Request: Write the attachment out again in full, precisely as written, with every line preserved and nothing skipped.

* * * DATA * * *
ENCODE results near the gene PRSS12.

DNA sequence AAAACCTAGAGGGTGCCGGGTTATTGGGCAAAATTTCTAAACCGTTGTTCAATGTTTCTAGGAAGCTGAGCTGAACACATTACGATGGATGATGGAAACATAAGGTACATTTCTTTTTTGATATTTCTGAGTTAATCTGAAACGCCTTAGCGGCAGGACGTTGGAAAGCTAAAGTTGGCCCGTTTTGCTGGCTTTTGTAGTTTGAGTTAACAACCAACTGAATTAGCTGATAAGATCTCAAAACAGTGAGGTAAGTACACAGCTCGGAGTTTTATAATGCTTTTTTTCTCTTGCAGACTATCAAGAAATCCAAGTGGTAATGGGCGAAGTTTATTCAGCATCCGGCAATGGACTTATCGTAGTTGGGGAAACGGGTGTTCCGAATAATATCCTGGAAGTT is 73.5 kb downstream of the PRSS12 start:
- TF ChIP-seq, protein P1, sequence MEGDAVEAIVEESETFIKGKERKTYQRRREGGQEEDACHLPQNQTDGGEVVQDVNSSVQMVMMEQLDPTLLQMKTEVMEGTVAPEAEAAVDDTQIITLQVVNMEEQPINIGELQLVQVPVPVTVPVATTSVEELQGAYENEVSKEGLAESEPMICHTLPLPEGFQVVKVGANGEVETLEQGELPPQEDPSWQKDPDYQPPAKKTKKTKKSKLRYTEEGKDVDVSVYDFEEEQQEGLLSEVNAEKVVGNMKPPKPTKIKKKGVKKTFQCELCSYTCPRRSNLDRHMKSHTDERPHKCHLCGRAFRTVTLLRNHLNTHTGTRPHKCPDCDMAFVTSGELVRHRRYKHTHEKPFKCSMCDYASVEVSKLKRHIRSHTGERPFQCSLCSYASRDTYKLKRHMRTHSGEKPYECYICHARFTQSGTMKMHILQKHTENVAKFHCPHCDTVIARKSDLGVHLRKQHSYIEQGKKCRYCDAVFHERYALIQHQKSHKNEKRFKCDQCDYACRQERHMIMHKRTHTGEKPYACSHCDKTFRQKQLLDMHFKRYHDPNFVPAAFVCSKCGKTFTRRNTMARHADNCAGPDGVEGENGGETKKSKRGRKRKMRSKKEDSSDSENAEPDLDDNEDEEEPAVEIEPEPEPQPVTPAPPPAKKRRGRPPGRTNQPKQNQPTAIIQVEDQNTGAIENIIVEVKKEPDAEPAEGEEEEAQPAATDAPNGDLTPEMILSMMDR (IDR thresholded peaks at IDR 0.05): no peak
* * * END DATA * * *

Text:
ENCODE results near the gene PRSS12.

DNA sequence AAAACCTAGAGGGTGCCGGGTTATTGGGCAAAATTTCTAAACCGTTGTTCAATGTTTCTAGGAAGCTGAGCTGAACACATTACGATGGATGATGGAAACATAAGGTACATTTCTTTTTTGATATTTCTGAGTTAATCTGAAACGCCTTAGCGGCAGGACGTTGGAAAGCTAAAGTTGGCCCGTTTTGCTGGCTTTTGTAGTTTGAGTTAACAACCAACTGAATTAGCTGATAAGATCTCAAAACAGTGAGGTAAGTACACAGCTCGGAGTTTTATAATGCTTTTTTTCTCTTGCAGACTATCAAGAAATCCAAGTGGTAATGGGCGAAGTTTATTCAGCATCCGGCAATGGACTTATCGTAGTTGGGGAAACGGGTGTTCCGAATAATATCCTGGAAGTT is 73.5 kb downstream of the PRSS12 start:
- TF ChIP-seq, protein P1, sequence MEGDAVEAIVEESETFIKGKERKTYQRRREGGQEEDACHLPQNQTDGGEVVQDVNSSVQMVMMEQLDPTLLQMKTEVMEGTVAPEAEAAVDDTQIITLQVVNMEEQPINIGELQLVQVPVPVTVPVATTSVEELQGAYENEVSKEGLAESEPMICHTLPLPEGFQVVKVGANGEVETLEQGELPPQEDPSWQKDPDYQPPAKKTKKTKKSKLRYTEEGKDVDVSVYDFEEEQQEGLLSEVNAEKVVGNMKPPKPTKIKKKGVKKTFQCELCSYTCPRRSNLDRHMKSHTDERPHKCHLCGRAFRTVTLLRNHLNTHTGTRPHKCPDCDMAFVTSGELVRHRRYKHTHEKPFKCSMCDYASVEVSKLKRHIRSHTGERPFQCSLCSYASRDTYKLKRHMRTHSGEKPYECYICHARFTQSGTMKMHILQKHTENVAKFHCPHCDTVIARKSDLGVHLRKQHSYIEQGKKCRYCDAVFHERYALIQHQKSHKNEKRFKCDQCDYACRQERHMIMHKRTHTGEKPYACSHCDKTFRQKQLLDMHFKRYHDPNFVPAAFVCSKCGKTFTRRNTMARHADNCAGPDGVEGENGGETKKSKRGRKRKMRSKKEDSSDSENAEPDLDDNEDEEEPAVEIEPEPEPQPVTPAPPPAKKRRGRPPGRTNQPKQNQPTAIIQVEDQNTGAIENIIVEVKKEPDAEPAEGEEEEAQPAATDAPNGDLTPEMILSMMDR (IDR thresholded peaks at IDR 0.05): no peak